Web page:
Record-high greenhouse gas emissions and shrinking air pollution have caused an unprecedented acceleration in global warming, 50 leading scientists warned Thursday in a comprehensive update on climate science.
From 2013 to 2022, “human-caused warming will increase at an unprecedented rate of more than 0.2°C per decade,” they report in a peer-reviewed study targeting policymakers.
Average annual emissions over the same period reached an all-time high of 54 billion tons of carbon dioxide2 Or the equivalent of other gases – about 1,700 tons every second.
World leaders will confront the new data at the critical COP28 climate summit later this year in Dubai, where the “Global Assessment” at United Nations talks will assess progress toward the goals of the 2015 Paris Agreement on temperature.
The findings appear to close the door on limiting global warming under the Paris Treaty’s more ambitious 1.5C target, long identified as a sentinel for a relatively climate-safe world, though it still suffers severe impacts.
“Although we’re not yet at a 1.5°C rise, the carbon budget” – the amount of greenhouse gases humanity could emit without going over that limit – “is likely to be depleted,” said lead author Pierce Forster, a research physicist. In just a few years.” Professor at the University of Leeds.
That budget has shrunk by half since the UN’s climate science advisory body, the Intergovernmental Panel on Climate Change (IPCC), collected data for its last benchmark report in 2021, according to Forrester and her colleagues, many of whom are core contributors to the IPCC. concerned with climate change.
For a coin toss to have a chance of staying below the 1.5°C threshold, emissions of carbon dioxide, methane and other warming engines from burning fossil fuels must not exceed 250 billion tons, they reported.
Improving the odds to two-thirds or four-fifths would reduce the carbon allowance to just 150 Gt and 100 Gt, respectively — a two- or three-year lifeline at the current rate of emissions.
Keeping Paris temperature targets running will require cutting carbon dioxide2 pollution by at least 40 percent by 2030, and completely eliminated by mid-century, the Intergovernmental Panel on Climate Change estimates.
Ironically, one of the great climate success stories of the past decade has inadvertently accelerated the pace of global warming, new data reveals.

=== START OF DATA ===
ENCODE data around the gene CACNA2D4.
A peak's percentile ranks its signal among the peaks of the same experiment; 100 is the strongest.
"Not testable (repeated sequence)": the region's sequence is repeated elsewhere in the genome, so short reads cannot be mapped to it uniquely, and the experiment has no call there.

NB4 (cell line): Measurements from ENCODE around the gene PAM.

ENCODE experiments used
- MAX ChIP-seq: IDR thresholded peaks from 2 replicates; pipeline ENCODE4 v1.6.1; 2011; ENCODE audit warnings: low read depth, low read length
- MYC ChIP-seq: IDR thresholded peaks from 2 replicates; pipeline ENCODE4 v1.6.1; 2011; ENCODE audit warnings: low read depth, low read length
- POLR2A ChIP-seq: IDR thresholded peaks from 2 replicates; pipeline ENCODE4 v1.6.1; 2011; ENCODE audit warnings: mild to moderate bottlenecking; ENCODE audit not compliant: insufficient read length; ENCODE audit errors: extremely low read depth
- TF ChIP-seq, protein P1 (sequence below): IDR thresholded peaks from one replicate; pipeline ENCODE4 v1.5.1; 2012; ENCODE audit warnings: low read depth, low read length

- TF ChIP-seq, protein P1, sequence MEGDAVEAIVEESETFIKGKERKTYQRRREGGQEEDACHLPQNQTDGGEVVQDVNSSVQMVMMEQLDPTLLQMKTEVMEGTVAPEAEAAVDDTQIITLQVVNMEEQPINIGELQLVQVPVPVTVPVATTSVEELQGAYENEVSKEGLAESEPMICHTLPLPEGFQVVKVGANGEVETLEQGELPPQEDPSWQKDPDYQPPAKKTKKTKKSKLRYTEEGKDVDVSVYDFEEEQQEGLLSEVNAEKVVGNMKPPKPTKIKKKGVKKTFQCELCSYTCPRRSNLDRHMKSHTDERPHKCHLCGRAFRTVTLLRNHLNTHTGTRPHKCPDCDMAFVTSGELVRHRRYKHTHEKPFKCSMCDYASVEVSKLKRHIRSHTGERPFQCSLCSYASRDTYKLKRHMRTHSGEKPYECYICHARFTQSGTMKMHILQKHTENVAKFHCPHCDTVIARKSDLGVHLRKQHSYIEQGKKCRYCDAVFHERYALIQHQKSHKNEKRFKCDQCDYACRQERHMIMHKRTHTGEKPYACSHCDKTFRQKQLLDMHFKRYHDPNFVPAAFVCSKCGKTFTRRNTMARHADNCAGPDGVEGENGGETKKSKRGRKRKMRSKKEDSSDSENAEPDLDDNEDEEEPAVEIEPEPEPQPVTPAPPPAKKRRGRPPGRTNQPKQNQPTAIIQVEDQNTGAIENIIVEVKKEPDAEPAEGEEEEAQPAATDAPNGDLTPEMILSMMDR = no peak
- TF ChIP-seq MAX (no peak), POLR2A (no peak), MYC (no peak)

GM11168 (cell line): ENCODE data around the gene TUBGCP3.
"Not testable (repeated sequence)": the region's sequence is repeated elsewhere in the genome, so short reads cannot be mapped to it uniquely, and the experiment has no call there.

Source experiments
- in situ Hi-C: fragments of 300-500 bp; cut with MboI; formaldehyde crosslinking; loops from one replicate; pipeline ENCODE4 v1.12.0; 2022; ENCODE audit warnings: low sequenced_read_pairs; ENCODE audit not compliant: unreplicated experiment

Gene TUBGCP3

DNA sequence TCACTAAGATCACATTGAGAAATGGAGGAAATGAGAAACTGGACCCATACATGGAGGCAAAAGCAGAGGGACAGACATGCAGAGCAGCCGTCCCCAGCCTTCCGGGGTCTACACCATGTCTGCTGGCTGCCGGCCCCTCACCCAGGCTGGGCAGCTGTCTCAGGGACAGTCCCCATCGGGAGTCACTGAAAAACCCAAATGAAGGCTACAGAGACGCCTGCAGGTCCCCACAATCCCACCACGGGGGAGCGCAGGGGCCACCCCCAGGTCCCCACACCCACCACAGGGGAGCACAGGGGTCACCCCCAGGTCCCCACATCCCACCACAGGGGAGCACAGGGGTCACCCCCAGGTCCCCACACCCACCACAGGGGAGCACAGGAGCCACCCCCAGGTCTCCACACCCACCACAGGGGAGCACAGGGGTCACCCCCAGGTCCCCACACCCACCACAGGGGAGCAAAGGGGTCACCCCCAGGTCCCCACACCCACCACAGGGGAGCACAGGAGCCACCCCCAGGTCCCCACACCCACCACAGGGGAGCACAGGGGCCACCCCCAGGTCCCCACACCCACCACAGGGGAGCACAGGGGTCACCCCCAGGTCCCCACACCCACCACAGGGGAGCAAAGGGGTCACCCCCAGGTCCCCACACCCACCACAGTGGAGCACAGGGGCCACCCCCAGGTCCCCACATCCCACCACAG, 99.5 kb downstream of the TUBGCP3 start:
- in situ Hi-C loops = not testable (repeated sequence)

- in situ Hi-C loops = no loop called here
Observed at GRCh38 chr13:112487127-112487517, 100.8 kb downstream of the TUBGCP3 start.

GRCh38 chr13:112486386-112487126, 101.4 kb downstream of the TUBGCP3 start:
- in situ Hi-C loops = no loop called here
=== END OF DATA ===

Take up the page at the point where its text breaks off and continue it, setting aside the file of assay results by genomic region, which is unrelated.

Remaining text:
A gradual decrease in the use of coal – a more carbon-intensive use of oil or gas – for energy production has slowed the increase in carbon emissions.
But it also reduced air pollution, which shields the Earth from the full force of the sun’s rays.
Particulate pollution from all sources limits warming by about half a degree Celsius, which means – in the short term at least – that more of that heat will reach the planet’s surface as the air gets cleaner.
Published in the peer reviewed journal Earth System Science DataThe new study is the first in a series of periodic assessments that will help close gaps between the IPCC’s reports, which have been issued on average every six years since 1988.
said co-author and scientist Maisa Rojas-Coradi, who is also a member of the study and Chile’s Minister of the Environment.
Co-author Valerie Masson-Delmotte, co-chair of the 2021 IGC report, said the new data should be a “wake-up call” ahead of the COP28 summit, even if there is evidence that the increase in greenhouse gases has slowed.
“The pace and scale of climate action is insufficient to stem the escalation of climate-related risks,” she said.
Researchers have also reported surprisingly large temperature increases over land areas – excluding the oceans – since 2000.
The study stated that “Earth’s average annual maximum temperatures have warmed by more than half a degree Celsius in the past 10 years (1.72 degrees Celsius above pre-industrial conditions) compared to the first decade of the millennium (1.22 degrees Celsius).”
Recent research has shown that longer and more intense heat waves will pose a threat to life and death in the coming decades across large swaths of South and Southeast Asia, along with equatorial regions of Africa and Latin America.
Pierce M. Forster et al., Indicators of Global Climate Change 2022: Annual Update of Large-scale Indicators of the State of the Climate System and Human Impact, Available Here. Earth System Science Data (2023). DOI: 10.5194 / essd-15-2295-2023
© 2023 AFP
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